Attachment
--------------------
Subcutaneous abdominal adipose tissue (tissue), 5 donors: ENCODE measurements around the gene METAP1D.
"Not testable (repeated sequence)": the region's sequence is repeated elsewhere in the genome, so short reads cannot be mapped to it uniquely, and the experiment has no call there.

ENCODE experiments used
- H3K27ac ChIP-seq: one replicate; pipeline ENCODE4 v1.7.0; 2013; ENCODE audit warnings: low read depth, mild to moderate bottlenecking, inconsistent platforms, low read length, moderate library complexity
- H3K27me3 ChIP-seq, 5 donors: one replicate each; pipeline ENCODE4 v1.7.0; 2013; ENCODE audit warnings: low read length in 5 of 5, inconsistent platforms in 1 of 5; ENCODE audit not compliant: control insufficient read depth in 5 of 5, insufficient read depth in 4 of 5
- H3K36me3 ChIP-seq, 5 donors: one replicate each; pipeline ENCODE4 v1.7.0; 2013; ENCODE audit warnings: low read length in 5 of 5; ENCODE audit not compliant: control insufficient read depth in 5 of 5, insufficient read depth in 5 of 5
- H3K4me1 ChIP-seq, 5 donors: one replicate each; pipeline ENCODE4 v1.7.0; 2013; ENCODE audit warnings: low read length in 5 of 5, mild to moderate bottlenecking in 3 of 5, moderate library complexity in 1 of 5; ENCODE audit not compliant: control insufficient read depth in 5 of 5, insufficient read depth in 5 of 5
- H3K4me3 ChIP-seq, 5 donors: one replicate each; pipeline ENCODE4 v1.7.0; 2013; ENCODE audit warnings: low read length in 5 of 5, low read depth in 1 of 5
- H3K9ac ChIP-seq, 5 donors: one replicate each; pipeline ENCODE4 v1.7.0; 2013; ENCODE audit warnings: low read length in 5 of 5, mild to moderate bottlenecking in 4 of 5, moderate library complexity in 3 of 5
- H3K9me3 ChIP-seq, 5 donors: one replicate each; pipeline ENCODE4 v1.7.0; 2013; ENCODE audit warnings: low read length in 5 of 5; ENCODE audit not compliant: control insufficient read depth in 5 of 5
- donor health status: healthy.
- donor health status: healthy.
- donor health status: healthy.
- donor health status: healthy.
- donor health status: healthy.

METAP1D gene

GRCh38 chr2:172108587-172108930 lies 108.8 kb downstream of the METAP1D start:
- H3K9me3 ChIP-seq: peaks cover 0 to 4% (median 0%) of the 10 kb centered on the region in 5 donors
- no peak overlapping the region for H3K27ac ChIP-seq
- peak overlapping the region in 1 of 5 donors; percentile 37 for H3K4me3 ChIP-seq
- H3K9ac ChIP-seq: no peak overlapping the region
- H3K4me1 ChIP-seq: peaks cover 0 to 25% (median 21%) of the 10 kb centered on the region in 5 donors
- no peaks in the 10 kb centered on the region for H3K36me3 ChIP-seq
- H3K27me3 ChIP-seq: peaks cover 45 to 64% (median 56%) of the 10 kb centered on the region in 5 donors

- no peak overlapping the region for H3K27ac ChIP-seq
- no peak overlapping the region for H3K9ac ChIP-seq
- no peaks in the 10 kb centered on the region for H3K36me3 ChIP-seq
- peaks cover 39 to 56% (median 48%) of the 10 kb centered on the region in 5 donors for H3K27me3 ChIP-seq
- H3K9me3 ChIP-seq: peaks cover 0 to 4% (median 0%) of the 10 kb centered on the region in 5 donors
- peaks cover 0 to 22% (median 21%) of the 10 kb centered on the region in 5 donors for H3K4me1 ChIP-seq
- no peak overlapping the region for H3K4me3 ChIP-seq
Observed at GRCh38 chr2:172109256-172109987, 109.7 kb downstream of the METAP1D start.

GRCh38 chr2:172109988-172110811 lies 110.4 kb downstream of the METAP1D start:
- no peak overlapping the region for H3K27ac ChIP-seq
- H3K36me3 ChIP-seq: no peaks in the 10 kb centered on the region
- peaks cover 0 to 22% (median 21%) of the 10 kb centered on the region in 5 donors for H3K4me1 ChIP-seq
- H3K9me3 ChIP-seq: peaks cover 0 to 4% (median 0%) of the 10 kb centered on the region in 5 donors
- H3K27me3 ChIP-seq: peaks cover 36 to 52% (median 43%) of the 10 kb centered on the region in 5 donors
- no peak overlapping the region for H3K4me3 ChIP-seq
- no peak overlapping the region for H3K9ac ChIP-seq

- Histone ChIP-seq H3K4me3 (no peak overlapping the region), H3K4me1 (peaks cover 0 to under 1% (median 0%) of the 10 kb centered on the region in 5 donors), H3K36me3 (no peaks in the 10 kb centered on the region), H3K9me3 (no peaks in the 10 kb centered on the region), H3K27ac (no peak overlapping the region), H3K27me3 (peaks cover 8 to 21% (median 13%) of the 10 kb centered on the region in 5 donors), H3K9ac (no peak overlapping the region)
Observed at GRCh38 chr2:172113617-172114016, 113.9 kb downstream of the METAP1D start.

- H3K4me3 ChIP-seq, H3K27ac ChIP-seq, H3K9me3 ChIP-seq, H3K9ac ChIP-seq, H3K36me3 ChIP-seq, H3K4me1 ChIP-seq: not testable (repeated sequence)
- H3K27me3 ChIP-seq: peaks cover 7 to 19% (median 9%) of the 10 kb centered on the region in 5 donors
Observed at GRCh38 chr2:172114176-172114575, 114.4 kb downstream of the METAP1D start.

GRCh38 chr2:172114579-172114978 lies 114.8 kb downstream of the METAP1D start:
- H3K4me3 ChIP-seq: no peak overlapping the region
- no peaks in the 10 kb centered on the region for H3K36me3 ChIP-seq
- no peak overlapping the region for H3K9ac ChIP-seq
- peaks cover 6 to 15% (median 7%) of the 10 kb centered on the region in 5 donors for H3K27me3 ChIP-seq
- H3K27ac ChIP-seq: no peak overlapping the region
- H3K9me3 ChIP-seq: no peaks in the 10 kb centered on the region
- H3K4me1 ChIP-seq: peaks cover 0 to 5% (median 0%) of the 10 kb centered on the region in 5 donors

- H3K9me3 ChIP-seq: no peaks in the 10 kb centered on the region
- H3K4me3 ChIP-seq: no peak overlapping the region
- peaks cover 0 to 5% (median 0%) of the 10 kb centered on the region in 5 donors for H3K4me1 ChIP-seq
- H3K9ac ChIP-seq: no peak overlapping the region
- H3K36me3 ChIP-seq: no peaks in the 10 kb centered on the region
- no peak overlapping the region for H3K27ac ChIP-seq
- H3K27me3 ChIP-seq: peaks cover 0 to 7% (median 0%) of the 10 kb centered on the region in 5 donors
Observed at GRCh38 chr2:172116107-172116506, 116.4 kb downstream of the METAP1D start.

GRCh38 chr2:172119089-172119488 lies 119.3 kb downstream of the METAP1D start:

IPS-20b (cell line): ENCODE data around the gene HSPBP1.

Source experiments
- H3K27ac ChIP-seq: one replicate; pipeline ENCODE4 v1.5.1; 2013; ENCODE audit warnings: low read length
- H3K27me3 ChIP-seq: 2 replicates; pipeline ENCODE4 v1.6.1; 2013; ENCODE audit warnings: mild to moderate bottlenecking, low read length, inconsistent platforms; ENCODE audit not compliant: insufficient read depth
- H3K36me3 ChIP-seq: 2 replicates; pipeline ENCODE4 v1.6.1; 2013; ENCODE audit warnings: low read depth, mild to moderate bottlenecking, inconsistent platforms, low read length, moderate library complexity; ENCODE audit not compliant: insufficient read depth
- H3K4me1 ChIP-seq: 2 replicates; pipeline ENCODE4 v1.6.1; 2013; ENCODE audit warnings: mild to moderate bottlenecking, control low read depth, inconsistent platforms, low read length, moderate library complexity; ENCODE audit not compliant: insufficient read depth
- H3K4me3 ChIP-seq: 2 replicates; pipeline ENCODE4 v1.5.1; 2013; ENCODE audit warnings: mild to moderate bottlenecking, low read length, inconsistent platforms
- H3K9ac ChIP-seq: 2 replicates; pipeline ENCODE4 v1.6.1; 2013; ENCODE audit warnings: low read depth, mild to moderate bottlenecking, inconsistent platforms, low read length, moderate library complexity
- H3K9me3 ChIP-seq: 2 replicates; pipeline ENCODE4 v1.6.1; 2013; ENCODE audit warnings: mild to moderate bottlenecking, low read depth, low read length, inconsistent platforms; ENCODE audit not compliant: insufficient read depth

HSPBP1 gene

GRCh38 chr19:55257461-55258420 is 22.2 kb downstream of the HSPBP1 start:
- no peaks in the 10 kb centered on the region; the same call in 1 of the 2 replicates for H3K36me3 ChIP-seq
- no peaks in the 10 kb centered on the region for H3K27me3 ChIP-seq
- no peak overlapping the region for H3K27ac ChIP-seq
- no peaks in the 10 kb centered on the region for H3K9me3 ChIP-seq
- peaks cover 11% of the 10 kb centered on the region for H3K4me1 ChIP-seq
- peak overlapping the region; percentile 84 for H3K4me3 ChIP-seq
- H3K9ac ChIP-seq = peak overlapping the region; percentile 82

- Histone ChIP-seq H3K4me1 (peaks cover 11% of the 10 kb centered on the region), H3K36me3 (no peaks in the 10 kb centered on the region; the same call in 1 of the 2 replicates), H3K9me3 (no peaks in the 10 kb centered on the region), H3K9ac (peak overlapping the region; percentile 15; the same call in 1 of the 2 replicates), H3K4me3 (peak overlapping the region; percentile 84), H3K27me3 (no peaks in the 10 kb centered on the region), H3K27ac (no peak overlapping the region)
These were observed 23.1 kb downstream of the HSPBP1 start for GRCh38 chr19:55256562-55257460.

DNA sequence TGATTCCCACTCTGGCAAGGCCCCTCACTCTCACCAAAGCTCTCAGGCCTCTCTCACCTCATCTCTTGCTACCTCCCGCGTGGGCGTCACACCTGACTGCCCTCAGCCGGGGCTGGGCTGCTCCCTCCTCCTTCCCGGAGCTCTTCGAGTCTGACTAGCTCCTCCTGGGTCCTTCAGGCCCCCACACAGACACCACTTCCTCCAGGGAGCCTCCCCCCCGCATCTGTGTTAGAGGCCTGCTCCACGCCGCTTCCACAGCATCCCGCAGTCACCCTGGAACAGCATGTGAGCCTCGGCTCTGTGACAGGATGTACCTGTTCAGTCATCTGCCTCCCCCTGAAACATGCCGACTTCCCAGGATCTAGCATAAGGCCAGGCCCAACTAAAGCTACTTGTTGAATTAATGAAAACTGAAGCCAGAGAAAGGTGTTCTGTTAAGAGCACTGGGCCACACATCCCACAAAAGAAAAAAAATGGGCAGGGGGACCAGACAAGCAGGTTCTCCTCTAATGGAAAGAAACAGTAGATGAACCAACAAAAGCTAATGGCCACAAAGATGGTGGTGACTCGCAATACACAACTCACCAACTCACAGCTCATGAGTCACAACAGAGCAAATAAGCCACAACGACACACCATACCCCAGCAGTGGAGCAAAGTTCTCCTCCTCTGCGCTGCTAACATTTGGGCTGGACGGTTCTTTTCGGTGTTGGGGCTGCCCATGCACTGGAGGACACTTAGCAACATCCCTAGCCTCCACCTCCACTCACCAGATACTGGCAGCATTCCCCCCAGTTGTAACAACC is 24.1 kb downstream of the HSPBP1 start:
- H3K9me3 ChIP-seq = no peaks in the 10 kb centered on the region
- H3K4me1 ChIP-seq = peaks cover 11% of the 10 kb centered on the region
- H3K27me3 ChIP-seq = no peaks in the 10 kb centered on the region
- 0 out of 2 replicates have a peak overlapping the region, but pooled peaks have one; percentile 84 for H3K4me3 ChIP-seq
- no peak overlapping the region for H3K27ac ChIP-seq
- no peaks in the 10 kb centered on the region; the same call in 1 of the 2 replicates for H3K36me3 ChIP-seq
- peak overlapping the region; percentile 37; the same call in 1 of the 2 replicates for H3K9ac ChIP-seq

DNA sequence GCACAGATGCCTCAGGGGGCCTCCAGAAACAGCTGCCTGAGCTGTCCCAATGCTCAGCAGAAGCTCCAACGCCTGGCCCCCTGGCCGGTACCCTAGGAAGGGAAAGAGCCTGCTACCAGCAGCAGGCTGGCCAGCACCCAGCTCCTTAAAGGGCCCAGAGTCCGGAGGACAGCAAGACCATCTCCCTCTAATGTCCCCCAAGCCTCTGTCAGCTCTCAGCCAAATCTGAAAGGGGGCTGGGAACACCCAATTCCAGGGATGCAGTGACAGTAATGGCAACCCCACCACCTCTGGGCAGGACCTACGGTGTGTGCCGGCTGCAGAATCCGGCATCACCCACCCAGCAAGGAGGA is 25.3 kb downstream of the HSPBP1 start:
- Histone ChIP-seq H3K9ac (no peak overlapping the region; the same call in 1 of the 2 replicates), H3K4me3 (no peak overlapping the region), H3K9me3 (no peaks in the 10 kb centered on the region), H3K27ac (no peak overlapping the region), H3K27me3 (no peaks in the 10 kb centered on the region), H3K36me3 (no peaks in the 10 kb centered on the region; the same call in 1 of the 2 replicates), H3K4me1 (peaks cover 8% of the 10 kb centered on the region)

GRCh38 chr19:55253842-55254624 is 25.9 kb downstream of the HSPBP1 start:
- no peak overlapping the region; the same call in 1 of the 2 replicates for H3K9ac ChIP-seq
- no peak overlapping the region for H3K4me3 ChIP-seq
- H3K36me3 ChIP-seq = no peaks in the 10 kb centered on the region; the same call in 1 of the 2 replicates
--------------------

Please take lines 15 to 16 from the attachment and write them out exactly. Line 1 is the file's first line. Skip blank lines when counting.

- donor health status: healthy.

METAP1D gene